I know you guys are bringing some exotics back. With this being a Western-themed expansion, there were three popular exotic hand cannons that people wanted… 

Barrett: Which ones?

Taylor: I bet I can name them. 

I was a Hawkmoon guy before it was nerfed into the ground. 

Taylor: Right, Hawkmoon, Thorn and The Last Word. 

The triumvirate of hand cannons. 

Barrett: We're not announcing anything. We know those are beloved weapons, and I would like to see them return at some point as well. There's going to be tons of awesome new stuff in Forsaken. 

Taylor: I'll say another thing: if you look at the new Gambit trailer, you might see a little something. 

With the bows, they're obviously cool, but what would you describe as the optimal scenario for a bow? 

Taylor: There are short-, medium- and long-range bows. You're gonna want to use it when you want to make sure that your shot lands. That's the biggest thing. The constant one-off shots feel really good and have really high damage. 

So it's easier to land precision shots over, say, a sniper? 

Taylor: Yes, and you're closer usually. 

Barrett: They have more ammo than a sniper, too. 

Taylor: We think it's a really interesting weapon, and I feel really powerful when I have it. For me, the power fantasy is about knowing I hit that headshot.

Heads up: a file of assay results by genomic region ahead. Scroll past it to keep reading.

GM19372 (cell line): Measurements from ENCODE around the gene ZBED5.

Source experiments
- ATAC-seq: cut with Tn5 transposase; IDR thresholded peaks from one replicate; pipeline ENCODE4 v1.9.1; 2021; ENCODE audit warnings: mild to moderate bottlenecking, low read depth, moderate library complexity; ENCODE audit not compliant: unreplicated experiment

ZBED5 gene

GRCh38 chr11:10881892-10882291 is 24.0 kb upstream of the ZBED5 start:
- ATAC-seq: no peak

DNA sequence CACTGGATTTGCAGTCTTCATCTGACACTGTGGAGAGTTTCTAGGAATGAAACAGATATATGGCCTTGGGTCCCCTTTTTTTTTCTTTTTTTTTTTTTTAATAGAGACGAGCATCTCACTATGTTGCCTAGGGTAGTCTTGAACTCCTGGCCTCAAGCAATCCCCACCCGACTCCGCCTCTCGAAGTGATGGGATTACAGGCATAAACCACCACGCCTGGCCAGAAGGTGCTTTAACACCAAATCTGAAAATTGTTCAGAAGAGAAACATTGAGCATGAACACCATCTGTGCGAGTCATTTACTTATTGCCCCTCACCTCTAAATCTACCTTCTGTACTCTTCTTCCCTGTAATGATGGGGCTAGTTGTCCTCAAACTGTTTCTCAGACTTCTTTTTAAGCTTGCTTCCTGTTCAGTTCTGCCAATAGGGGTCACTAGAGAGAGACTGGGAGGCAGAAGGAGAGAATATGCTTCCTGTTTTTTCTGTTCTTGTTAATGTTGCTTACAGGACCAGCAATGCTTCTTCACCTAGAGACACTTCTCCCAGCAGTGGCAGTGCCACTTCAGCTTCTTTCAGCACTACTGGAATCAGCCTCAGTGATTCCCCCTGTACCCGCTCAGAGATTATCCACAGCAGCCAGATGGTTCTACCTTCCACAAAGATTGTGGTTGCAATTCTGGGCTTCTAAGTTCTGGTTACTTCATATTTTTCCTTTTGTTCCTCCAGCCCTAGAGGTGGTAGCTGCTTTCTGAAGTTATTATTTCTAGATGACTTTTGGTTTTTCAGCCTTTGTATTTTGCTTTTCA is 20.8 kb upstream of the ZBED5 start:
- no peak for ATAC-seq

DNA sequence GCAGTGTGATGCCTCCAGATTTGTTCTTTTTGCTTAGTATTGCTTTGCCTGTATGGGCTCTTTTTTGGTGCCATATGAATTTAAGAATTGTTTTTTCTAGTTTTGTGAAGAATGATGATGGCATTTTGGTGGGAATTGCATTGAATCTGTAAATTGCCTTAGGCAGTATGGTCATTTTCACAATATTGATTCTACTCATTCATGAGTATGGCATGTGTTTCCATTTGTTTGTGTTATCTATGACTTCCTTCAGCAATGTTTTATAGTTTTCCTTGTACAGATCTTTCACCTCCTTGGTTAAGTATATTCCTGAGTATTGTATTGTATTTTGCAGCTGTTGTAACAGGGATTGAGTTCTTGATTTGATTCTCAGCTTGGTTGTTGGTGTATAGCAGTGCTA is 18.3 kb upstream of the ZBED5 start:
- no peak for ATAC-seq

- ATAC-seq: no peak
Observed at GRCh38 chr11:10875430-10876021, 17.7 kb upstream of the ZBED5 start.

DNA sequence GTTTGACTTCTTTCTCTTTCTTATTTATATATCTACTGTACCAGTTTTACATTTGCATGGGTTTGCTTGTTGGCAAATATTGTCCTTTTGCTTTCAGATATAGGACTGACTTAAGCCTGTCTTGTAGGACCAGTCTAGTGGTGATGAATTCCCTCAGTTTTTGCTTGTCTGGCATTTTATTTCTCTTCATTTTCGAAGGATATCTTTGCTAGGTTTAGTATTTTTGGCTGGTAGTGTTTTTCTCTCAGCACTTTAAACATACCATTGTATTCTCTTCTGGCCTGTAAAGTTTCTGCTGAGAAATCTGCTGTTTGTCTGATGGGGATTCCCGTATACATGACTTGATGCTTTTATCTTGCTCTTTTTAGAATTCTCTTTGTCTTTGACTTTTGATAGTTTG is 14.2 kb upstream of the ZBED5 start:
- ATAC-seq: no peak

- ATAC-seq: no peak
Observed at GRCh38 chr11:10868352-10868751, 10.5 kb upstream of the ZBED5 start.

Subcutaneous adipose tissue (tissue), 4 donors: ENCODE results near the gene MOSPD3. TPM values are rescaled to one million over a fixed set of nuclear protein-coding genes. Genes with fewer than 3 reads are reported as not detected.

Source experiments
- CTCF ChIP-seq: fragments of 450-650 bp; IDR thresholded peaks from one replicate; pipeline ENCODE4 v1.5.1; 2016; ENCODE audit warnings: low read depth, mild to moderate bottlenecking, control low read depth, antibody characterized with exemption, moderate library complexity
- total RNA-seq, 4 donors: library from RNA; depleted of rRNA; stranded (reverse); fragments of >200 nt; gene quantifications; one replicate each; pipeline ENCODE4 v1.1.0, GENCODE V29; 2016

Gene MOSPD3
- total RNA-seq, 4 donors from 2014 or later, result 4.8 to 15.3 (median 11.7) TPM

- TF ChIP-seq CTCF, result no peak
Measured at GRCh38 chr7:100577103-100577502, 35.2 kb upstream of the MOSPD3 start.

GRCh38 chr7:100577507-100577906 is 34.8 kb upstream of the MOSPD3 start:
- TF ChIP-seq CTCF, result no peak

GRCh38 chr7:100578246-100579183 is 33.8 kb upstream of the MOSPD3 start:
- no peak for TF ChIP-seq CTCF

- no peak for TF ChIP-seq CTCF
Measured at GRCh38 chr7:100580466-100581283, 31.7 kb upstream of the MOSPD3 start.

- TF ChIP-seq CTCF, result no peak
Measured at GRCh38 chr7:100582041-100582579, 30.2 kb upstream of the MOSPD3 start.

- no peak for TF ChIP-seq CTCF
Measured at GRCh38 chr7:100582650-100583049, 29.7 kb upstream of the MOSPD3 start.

I really like the new Warlock super, too, where you slam down this mega rift called Well of Radiance that buffs everyone's health and damage and does AoE damage on cast.  

Taylor: Oh, good. That's great! 

I'm a raider, so I love how you're diving in on the team-based stuff. 

Taylor: That was his whole thing! There you go. 

Barrett: Yep, we're gonna release Gambit, which has a bunch of competitive team play, so let's have more cooperative abilities too. 

Tim Clark

With over two decades covering videogames, Tim has been there from the beginning. In his case, that meant playing Elite in 'co-op' on a BBC Micro (one player uses the movement keys, the other shoots) until his parents finally caved and bought an Amstrad CPC 6128. These days, when not steering the good ship PC Gamer, Tim spends his time complaining that all Priest mains in Hearthstone are degenerates and raiding in Destiny 2. He's almost certainly doing one of these right now.